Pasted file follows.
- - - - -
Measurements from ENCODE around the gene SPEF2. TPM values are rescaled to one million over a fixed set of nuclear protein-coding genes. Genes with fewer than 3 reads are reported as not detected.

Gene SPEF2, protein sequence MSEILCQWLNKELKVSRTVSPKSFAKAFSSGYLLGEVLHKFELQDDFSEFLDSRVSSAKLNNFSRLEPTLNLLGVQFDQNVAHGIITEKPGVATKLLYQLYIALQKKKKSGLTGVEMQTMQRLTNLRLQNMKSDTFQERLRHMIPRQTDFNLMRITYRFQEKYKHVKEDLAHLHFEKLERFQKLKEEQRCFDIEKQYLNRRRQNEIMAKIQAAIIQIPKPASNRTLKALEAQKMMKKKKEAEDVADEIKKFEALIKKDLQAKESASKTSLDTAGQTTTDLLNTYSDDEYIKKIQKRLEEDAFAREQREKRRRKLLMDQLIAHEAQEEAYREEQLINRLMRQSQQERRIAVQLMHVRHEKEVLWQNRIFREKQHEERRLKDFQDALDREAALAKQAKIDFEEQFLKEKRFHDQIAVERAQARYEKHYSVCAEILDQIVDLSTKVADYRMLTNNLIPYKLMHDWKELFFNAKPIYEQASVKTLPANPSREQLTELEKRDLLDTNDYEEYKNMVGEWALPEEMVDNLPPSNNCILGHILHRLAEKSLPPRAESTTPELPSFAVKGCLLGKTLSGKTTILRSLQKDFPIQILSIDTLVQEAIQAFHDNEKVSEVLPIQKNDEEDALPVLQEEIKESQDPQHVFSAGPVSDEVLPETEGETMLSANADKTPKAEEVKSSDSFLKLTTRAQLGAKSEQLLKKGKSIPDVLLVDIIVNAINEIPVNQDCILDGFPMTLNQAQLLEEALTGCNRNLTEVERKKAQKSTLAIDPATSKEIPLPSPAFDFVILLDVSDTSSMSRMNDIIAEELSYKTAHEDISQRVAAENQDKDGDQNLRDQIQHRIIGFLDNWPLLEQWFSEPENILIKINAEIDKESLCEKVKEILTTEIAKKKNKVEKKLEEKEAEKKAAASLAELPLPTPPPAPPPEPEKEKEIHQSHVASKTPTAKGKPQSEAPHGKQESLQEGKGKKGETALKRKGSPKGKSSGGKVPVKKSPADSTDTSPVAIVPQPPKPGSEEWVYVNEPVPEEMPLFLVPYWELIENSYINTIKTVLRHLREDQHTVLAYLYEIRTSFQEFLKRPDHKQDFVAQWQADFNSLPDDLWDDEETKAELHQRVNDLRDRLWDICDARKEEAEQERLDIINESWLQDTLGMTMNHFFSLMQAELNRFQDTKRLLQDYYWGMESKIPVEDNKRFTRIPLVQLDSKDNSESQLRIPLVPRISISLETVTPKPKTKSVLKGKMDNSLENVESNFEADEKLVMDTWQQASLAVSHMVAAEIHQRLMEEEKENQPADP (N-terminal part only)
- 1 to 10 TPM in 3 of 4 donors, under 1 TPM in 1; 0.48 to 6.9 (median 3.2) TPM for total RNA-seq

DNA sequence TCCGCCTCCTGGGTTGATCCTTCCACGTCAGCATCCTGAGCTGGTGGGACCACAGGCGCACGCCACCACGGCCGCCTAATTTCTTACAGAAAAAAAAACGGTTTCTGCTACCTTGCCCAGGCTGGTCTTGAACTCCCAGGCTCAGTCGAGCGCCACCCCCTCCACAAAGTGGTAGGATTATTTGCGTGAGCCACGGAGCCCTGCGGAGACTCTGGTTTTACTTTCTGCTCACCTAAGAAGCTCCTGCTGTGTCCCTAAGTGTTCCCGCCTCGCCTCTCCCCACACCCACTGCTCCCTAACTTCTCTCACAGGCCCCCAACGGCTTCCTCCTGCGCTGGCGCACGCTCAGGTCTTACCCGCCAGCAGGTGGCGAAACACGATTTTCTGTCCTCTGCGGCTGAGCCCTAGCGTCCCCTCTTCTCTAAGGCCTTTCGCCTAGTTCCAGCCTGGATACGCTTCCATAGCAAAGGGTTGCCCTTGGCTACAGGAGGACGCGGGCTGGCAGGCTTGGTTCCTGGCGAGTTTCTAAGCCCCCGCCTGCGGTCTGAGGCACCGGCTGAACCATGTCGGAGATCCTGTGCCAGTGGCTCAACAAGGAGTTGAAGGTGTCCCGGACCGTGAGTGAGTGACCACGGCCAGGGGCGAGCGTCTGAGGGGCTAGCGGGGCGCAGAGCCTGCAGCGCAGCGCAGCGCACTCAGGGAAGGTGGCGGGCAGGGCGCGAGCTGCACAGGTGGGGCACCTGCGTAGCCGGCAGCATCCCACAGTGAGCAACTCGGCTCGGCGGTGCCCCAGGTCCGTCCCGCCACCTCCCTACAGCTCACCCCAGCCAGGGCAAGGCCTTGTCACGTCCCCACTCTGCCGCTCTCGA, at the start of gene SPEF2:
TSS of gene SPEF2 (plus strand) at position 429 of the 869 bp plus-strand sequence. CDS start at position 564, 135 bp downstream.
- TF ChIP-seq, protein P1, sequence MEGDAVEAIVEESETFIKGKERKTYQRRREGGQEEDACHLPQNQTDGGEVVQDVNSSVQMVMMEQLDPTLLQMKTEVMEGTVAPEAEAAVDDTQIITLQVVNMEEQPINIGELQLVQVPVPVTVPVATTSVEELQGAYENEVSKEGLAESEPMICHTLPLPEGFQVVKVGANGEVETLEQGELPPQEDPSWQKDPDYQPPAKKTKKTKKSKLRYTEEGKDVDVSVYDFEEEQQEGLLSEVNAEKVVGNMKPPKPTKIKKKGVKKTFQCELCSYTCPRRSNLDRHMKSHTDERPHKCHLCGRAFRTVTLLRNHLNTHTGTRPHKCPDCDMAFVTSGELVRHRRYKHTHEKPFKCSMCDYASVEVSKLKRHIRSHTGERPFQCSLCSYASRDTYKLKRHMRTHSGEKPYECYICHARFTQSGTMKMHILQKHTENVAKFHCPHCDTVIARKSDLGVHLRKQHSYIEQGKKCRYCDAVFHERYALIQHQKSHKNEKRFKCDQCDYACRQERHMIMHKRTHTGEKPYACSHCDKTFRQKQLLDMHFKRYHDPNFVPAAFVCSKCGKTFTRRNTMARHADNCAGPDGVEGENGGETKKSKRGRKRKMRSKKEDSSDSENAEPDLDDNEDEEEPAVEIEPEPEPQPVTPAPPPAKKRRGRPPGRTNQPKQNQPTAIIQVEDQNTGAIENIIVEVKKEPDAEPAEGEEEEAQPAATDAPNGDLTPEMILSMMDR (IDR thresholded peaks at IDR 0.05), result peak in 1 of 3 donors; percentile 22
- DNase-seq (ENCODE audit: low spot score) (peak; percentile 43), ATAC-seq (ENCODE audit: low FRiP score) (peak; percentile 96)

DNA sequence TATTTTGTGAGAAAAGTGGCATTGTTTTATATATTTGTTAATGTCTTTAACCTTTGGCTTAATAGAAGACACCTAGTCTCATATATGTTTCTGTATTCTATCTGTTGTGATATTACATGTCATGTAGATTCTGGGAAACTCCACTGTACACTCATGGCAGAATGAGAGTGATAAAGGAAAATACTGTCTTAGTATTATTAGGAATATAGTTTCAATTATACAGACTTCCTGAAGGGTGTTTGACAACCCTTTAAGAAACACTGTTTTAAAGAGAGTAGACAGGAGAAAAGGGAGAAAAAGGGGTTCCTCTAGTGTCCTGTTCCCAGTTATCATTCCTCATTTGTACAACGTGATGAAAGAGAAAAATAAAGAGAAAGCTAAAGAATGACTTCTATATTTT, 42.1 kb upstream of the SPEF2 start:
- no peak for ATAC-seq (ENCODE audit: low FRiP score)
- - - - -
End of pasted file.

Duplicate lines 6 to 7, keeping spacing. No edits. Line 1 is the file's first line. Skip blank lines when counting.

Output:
- TF ChIP-seq, protein P1, sequence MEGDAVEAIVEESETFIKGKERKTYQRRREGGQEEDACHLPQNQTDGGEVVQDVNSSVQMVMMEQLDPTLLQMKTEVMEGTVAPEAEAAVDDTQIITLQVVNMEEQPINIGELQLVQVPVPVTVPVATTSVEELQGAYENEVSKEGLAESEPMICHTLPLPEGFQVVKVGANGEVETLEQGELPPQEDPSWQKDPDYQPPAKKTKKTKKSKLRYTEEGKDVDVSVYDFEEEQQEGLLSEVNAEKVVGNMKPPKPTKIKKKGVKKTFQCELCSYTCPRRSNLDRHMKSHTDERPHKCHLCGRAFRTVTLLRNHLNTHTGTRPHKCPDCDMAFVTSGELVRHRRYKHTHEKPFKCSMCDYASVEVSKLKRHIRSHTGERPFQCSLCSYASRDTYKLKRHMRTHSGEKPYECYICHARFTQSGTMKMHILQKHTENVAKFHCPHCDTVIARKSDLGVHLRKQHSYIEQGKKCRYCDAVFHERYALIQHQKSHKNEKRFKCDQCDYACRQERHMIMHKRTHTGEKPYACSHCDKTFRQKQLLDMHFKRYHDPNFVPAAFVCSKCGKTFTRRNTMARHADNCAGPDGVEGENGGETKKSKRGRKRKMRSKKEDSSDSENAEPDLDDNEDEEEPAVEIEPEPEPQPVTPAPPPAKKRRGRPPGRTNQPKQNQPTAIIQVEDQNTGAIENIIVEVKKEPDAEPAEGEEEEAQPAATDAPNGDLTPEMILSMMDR (IDR thresholded peaks at IDR 0.05), result peak in 1 of 3 donors; percentile 22
- DNase-seq (ENCODE audit: low spot score) (peak; percentile 43), ATAC-seq (ENCODE audit: low FRiP score) (peak; percentile 96)